Every September, Banned Books Week honors our freedom to read the books that we want. The goal of this celebration is to shine a light on those books that have been challenged, censored, or banned, for one reason or another. Banned Books Week provides an opportunity for us to consider issues of censorship and creates a dialogue about our rights to read materials that might contain, in the opinions of some, controversial subject matter.
Ultimately, the freedom to read widely is essential to our ability to think broadly and engage with a wide range of ideas. According to the American Library Association, “even as we enjoy a seemingly limitless and expanding amount of information, there is always a danger in someone else selecting what is available and to whom. Would-be censors come from all quarters and all political persuasions and threaten our right to choose for ourselves" (Robert P. Boyle's Books Challenged or Banned in 2015-2016).
A few classic titles that have been banned or censored:
Censorship is not limited to the past. Even in 2015 and 2016, more than 45 titles were challenged and/or banned. Some titles you might recognize:
• The Absolutely True Diary of a Part-Time Indian by Sherman Alexie
• The Perks of Being a Wallflower by Stephen Chbosky
• I Am Jazz! by Jessica Herthel; Jazz Jennings; Shelagh McNicholas (Illustrator)
• The Curious Incident of the Dog in the Night-Time by Mark Haddon
• The Kite Runner by Khaled Hosseini
• Beloved by Toni Morrison
Top Ten Challenged Books of 2016, Video by the American Libraries Association for Banned Books Week:
Here, at the University Libraries, we have been showing off some of our favorite titles that have fallen on the challenged, banned, or censored books lists, at one point in time. We’re all smiles because we have access to read what we love!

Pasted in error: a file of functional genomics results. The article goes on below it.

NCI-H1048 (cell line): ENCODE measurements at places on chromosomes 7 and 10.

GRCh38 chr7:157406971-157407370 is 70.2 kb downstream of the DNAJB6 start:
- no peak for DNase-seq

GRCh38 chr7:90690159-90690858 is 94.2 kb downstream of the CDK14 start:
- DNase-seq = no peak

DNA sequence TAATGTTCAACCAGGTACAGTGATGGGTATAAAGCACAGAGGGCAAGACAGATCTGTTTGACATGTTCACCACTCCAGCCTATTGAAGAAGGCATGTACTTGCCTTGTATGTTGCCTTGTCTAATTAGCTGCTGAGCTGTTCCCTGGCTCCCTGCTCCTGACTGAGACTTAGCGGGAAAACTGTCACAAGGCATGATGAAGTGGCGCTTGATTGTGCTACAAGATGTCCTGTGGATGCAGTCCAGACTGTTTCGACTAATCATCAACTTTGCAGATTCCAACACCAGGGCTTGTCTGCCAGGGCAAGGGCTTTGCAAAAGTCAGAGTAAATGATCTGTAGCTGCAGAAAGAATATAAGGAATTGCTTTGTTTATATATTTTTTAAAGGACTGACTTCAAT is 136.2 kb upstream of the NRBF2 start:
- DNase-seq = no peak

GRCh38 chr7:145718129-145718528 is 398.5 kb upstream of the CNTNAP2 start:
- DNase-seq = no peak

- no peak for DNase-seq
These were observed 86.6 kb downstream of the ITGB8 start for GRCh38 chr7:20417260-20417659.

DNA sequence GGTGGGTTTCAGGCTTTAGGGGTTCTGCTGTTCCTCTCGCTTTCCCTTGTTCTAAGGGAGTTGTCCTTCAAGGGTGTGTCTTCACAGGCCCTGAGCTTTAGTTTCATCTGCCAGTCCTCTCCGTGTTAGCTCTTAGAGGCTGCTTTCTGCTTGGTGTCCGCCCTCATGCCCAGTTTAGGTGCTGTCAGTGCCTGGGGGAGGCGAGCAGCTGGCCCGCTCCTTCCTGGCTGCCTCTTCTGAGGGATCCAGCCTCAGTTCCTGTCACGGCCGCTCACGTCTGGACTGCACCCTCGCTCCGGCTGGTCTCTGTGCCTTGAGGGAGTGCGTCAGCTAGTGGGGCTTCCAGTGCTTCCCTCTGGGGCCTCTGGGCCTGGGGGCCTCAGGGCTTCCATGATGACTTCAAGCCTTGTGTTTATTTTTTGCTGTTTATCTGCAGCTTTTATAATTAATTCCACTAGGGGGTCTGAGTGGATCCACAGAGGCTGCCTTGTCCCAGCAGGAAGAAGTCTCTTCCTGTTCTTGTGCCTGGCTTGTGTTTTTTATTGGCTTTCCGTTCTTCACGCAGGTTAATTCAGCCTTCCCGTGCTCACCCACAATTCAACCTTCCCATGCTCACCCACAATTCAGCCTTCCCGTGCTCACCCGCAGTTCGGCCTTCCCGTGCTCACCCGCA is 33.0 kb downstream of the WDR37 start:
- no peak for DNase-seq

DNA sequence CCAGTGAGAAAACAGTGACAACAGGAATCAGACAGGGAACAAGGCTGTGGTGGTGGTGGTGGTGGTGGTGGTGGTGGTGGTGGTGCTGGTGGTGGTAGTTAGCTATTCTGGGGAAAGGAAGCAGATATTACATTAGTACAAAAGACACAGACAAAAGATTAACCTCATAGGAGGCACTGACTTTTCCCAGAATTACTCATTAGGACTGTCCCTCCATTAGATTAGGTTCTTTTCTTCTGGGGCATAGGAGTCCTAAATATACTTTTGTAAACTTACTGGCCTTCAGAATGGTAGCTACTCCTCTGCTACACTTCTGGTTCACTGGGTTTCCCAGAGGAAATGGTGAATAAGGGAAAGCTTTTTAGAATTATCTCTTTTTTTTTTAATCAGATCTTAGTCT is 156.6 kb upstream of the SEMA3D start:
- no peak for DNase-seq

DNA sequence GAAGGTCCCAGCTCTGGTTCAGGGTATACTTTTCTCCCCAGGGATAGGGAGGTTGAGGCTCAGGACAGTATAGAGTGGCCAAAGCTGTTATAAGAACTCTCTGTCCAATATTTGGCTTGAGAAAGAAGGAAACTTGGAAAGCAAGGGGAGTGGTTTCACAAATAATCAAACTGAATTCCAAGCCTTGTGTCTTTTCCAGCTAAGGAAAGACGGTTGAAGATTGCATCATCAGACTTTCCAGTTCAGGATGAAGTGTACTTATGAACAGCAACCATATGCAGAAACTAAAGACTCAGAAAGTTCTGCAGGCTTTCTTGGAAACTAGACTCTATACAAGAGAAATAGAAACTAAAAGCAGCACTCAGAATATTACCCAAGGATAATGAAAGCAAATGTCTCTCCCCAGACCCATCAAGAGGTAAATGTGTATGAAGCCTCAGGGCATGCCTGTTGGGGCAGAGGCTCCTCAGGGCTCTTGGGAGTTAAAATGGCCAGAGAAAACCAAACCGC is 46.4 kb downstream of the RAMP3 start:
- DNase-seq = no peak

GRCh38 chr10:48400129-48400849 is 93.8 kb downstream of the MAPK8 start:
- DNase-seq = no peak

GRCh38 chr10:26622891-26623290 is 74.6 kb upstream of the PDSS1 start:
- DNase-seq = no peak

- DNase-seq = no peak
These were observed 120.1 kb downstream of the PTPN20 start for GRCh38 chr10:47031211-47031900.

• Kurt Vonnegut’s Slaughterhouse-Five, Truman Capote’s In Cold Blood, and Ray Bradbury’s Fahrenheit 451, chosen by Interim Dean of Libraries Leslie Reynolds
• J.R.R. Tolkien’s The Fellowship of the Ring, chosen by Interim Associate Dean Jennie Gerke
• F. Scott Fitzgerald’s The Great Gatsby, chosen by Executive Assistant to the Dean of Libraries Lisa Kippur
• Harper Lee’s To Kill a Mockingbird, chosen by Director of Libraries IT Debby Weiss
• J.D. Salinger’s The Catcher in the Rye, chosen by Director of Social Sciences Gene Hayworth
• Marjane Satrapi’s Persepolis, chosen by Head of the Howard B. Waltz Music Library Stephanie Bonjack
Interested in finding out more about some of the books not mentioned above that might have made the lists? Check out this guide, libguides.colorado.edu/bannedbooks, created by our librarians, to discover if your favorite title appears as one of the many books that has been challenged, banned, or censored. The next time you pick up a book, consider that, under different circumstances, you might not have the freedom to enjoy it. Happy reading!